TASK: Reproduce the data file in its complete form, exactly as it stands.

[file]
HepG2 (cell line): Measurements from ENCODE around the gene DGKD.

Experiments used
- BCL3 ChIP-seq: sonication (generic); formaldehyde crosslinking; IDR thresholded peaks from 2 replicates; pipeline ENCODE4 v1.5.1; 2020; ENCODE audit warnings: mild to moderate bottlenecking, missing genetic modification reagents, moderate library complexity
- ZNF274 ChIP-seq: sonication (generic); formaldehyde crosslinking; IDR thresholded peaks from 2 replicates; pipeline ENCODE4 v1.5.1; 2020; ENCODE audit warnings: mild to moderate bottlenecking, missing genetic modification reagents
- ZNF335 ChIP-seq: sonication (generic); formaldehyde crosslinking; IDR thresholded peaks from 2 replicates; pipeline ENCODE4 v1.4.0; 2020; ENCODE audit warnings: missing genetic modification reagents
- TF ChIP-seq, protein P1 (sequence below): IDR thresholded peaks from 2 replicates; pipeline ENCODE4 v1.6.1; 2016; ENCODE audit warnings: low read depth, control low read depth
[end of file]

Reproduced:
HepG2 (cell line): Measurements from ENCODE around the gene DGKD.

Experiments used
- BCL3 ChIP-seq: sonication (generic); formaldehyde crosslinking; IDR thresholded peaks from 2 replicates; pipeline ENCODE4 v1.5.1; 2020; ENCODE audit warnings: mild to moderate bottlenecking, missing genetic modification reagents, moderate library complexity
- ZNF274 ChIP-seq: sonication (generic); formaldehyde crosslinking; IDR thresholded peaks from 2 replicates; pipeline ENCODE4 v1.5.1; 2020; ENCODE audit warnings: mild to moderate bottlenecking, missing genetic modification reagents
- ZNF335 ChIP-seq: sonication (generic); formaldehyde crosslinking; IDR thresholded peaks from 2 replicates; pipeline ENCODE4 v1.4.0; 2020; ENCODE audit warnings: missing genetic modification reagents
- TF ChIP-seq, protein P1 (sequence below): IDR thresholded peaks from 2 replicates; pipeline ENCODE4 v1.6.1; 2016; ENCODE audit warnings: low read depth, control low read depth